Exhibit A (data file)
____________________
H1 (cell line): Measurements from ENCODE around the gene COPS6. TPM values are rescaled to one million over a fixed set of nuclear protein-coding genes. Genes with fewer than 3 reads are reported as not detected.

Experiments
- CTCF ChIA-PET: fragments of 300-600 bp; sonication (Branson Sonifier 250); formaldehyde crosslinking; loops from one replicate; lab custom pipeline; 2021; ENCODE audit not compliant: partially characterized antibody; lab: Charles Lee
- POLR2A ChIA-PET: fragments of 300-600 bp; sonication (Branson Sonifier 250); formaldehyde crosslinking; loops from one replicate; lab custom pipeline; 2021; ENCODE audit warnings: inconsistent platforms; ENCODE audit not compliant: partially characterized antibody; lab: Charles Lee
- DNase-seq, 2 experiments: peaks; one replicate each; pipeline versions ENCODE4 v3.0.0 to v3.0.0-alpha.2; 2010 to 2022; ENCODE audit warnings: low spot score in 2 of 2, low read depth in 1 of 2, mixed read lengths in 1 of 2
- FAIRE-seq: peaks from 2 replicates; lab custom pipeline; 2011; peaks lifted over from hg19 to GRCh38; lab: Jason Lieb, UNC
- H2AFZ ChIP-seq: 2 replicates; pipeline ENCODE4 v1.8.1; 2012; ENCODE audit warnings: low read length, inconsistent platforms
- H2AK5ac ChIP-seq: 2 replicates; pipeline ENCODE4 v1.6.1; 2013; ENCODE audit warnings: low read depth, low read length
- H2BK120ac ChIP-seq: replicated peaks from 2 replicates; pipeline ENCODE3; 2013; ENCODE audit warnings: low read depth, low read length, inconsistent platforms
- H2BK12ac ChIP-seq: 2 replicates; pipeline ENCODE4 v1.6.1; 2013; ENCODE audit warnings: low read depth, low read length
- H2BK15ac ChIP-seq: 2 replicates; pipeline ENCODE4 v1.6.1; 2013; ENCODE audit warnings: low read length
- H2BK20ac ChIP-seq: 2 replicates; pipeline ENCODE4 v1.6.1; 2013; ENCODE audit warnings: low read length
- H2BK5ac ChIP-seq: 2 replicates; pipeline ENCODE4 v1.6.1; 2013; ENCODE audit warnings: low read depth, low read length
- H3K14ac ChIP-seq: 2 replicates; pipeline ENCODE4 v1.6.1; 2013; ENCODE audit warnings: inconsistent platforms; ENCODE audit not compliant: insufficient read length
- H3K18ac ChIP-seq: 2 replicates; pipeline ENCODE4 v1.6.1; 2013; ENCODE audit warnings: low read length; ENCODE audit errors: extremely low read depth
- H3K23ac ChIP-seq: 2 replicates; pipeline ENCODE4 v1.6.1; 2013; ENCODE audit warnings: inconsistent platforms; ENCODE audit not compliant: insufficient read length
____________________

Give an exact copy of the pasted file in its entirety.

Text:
H1 (cell line): Measurements from ENCODE around the gene COPS6. TPM values are rescaled to one million over a fixed set of nuclear protein-coding genes. Genes with fewer than 3 reads are reported as not detected.

Experiments
- CTCF ChIA-PET: fragments of 300-600 bp; sonication (Branson Sonifier 250); formaldehyde crosslinking; loops from one replicate; lab custom pipeline; 2021; ENCODE audit not compliant: partially characterized antibody; lab: Charles Lee
- POLR2A ChIA-PET: fragments of 300-600 bp; sonication (Branson Sonifier 250); formaldehyde crosslinking; loops from one replicate; lab custom pipeline; 2021; ENCODE audit warnings: inconsistent platforms; ENCODE audit not compliant: partially characterized antibody; lab: Charles Lee
- DNase-seq, 2 experiments: peaks; one replicate each; pipeline versions ENCODE4 v3.0.0 to v3.0.0-alpha.2; 2010 to 2022; ENCODE audit warnings: low spot score in 2 of 2, low read depth in 1 of 2, mixed read lengths in 1 of 2
- FAIRE-seq: peaks from 2 replicates; lab custom pipeline; 2011; peaks lifted over from hg19 to GRCh38; lab: Jason Lieb, UNC
- H2AFZ ChIP-seq: 2 replicates; pipeline ENCODE4 v1.8.1; 2012; ENCODE audit warnings: low read length, inconsistent platforms
- H2AK5ac ChIP-seq: 2 replicates; pipeline ENCODE4 v1.6.1; 2013; ENCODE audit warnings: low read depth, low read length
- H2BK120ac ChIP-seq: replicated peaks from 2 replicates; pipeline ENCODE3; 2013; ENCODE audit warnings: low read depth, low read length, inconsistent platforms
- H2BK12ac ChIP-seq: 2 replicates; pipeline ENCODE4 v1.6.1; 2013; ENCODE audit warnings: low read depth, low read length
- H2BK15ac ChIP-seq: 2 replicates; pipeline ENCODE4 v1.6.1; 2013; ENCODE audit warnings: low read length
- H2BK20ac ChIP-seq: 2 replicates; pipeline ENCODE4 v1.6.1; 2013; ENCODE audit warnings: low read length
- H2BK5ac ChIP-seq: 2 replicates; pipeline ENCODE4 v1.6.1; 2013; ENCODE audit warnings: low read depth, low read length
- H3K14ac ChIP-seq: 2 replicates; pipeline ENCODE4 v1.6.1; 2013; ENCODE audit warnings: inconsistent platforms; ENCODE audit not compliant: insufficient read length
- H3K18ac ChIP-seq: 2 replicates; pipeline ENCODE4 v1.6.1; 2013; ENCODE audit warnings: low read length; ENCODE audit errors: extremely low read depth
- H3K23ac ChIP-seq: 2 replicates; pipeline ENCODE4 v1.6.1; 2013; ENCODE audit warnings: inconsistent platforms; ENCODE audit not compliant: insufficient read length